4 Growth Hacking Strategies to Help You Up Your PR Game
Today, it seems that everyone and his brother are entrepreneurs. Every industry, from hospitality to telecoms, is flooded with new, attention-grabbing products and services. It’s difficult for any new business to stand out. Or is it? The likes of Uber, LinkedIn, Pinterest and Airbnb have all proved it’s possible. And they did it using an innovative marketing strategy known as growth hacking.
What is growth hacking?
Growth hacking is about combining innovative, unorthodox marketing strategies to drive traffic, skyrocket your social media presence, rapidly build a customer base, and increase revenues. In short, growth hacking is about getting crazily creative to get real results.
One of the earliest examples of growth hacking came from email service provider Hotmail back in 1996. The brand added a single line to every Hotmail user’s outgoing emails, saying ‘P.S: I love you, get your free email at Hotmail.’ When recipients clicked on the blue ‘Hotmail’ link, they were redirected to a registration page where they could create a free email account. Free email wasn’t standard at the time.
This one tiny hack grew their user base from 0 to 1 million in 6 months, boosted brand awareness, and caught the attention of the global media. That’s a PR win.
To attain this kind of rapid growth, you need to look outside of run-of-the-mill marketing strategies like paid advertising and think creatively about how to engage users and spread the word about your brand without forking out a fortune. To help you get inspired, I’ve listed four of the best examples of growth hacking from businesses that have used this low-cost marketing technique to drive incredible growth and attract global media attention.
LinkedIn: Discoverable profiles in search engines
Professional social network LinkedIn grew from 2 million to 200 million users by implementing another very simple growth hack: they gave users the option to create public profiles. This was a clever move as it ensured user profiles showed up organically in search engine results.
When you google a person’s name, company or title, one of the first results you’ll see is their LinkedIn profile. Before LinkedIn, searching for a name or company usually meant digging through a number of other search results before finding a page that was even vaguely relevant. But LinkedIn changed the whole game. If you want to be found online, be it by journalists or job hunters, you have to have a LinkedIn profile.
LinkedIn found a niche and used it to growth hack their way to success.
Udemy: Piggybacking on established networks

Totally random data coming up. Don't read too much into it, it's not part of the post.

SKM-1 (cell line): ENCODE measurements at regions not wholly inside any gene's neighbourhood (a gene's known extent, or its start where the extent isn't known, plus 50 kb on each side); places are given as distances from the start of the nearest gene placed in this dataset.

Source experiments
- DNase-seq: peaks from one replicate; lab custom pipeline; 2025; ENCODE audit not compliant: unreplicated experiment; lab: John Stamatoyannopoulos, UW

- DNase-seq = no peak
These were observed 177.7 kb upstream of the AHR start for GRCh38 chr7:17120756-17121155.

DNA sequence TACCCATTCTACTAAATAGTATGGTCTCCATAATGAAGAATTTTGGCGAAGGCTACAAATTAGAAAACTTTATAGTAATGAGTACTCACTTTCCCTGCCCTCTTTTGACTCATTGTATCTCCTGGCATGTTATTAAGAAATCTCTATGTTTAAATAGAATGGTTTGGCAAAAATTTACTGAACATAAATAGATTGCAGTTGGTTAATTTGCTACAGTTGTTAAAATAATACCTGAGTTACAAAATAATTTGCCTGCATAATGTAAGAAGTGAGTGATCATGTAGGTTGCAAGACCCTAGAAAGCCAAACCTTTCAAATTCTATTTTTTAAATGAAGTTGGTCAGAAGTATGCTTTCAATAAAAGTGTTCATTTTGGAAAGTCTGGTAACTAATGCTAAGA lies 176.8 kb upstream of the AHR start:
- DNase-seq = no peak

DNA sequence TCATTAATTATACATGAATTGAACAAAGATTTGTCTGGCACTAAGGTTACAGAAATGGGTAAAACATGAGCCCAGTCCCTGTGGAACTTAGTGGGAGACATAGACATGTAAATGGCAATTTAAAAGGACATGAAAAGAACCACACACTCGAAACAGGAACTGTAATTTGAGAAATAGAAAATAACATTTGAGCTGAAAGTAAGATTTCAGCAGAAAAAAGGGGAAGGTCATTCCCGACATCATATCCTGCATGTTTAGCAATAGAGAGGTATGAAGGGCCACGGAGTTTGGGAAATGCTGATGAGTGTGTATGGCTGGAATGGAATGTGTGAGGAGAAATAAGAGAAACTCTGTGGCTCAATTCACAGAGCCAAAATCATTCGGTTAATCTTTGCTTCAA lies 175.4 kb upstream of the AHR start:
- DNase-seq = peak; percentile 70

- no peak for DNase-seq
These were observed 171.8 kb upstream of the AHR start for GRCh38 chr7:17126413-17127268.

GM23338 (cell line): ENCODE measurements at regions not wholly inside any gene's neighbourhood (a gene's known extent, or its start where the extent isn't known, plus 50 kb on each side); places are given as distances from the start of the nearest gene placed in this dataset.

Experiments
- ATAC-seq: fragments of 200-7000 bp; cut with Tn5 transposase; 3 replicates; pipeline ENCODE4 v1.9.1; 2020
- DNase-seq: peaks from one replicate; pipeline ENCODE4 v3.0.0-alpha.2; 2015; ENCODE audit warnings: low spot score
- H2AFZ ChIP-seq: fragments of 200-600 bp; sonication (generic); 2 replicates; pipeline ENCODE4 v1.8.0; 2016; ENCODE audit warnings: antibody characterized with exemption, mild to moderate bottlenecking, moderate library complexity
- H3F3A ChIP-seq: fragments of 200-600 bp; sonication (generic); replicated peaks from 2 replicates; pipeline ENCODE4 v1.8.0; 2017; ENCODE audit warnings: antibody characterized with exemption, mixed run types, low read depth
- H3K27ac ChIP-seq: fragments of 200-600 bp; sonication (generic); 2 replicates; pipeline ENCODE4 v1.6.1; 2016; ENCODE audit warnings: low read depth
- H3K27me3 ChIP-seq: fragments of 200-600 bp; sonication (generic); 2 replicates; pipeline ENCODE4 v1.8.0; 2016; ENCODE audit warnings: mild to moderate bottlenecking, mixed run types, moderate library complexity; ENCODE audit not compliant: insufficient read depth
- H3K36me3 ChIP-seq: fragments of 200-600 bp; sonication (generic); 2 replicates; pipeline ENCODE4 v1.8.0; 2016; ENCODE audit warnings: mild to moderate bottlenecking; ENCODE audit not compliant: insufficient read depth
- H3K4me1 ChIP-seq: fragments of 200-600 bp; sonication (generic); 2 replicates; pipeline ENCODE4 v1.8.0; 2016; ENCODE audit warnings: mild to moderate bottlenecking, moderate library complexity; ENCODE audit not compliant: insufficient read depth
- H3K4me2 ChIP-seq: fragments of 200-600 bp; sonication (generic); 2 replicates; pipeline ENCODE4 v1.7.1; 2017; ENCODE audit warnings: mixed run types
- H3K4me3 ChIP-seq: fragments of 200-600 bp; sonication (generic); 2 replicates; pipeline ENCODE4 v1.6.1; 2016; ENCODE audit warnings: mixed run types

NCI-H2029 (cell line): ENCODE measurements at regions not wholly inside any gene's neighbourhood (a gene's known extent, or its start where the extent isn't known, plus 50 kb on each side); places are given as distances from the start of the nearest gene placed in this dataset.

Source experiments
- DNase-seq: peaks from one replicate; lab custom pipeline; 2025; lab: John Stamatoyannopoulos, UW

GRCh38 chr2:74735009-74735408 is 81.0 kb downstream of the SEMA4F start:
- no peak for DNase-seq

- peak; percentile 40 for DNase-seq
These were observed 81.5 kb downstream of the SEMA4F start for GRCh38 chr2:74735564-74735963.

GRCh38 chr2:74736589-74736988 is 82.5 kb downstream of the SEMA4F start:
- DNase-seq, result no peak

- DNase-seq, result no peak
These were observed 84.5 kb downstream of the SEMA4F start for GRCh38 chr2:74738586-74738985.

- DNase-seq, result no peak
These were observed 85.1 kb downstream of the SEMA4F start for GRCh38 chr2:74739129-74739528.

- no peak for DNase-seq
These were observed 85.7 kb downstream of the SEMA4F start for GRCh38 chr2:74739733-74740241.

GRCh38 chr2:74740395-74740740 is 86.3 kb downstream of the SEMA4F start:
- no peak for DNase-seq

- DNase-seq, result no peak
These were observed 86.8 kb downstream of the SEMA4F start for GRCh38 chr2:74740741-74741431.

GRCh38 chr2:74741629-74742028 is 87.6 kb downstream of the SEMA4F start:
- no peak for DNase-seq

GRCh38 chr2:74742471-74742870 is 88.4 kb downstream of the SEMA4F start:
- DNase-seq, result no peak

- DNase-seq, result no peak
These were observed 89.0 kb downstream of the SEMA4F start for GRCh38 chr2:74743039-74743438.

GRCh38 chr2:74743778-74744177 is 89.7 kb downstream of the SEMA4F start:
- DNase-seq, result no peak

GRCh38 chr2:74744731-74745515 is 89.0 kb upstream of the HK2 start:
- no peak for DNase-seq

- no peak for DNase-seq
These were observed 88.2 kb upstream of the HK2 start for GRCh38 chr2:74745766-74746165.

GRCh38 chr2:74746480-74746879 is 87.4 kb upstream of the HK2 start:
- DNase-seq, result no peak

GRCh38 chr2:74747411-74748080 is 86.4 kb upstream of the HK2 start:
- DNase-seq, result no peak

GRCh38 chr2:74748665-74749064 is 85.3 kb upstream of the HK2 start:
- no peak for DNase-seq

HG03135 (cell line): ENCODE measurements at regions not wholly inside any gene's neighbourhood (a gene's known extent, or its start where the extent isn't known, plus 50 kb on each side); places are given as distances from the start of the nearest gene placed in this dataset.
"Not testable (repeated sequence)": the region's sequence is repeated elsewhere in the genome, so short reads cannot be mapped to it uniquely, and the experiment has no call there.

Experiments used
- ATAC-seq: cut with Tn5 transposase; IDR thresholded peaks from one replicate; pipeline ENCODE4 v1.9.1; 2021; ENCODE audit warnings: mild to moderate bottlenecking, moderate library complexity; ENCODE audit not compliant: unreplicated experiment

Another growth hacking success story is Udemy. With over 30,000+ educational videos and 7 million students worldwide, Udemy is one of the world’s largest online educational platforms. But success didn’t come immediately for them. The start-up struggled during their growth stage. They couldn’t find teachers to upload videos and therefore couldn’t attract students to watch.
How did they go about overcoming this hurdle? They scraped thousands of educational videos from YouTube and hosted them on their website. Visitors got drawn in by this, which motivated teachers to begin uploading their own videos on Udemy. This is how their journey turned into a growth hacking success story. Udemy’s CEO Gagan Biyani explains how they did it in this video.
The hack here was using YouTube’s substantial network to build their own.
Dropbox: Referral Scheme
When online storage brand Dropbox started out, it experimented with paid ads, but found that the cost to acquire a new customer was much higher than the average customer lifetime value, which was a sure-fire way to run out of money before reaching profitability. It chose to look elsewhere for growth, designing an easy-to-use referral scheme that awarded 500MB of free Dropbox storage space to the referrer and referred party pending sign up.
Not only was this 1GB of space far cheaper than paid advertising, but referrals from friends are much more trustworthy than anonymous ads, so it was a win-win. The low-cost, high-impact growth hack accomplished the difficult task of making a file storage system seem like an exciting and exclusive club, increasing Dropbox sign ups dramatically. In a 15-month period, the company went from 100,000 to 4 million users.
Groupon: Fear of missing out
Urgency is a strong motivator when it comes to buying a product or service. Countdown timers and limited-edition deals drive more customers than regular products. Take e-commerce marketplace Groupon, for example. The company uses growth thinking throughout their brand experience. The site offers discounted deals for a limited period, so customers feel a sense of urgency. They have to make a purchase before it expires, or they’ll lose out. This tactic helped Groupon gain millions of users in just a few short years.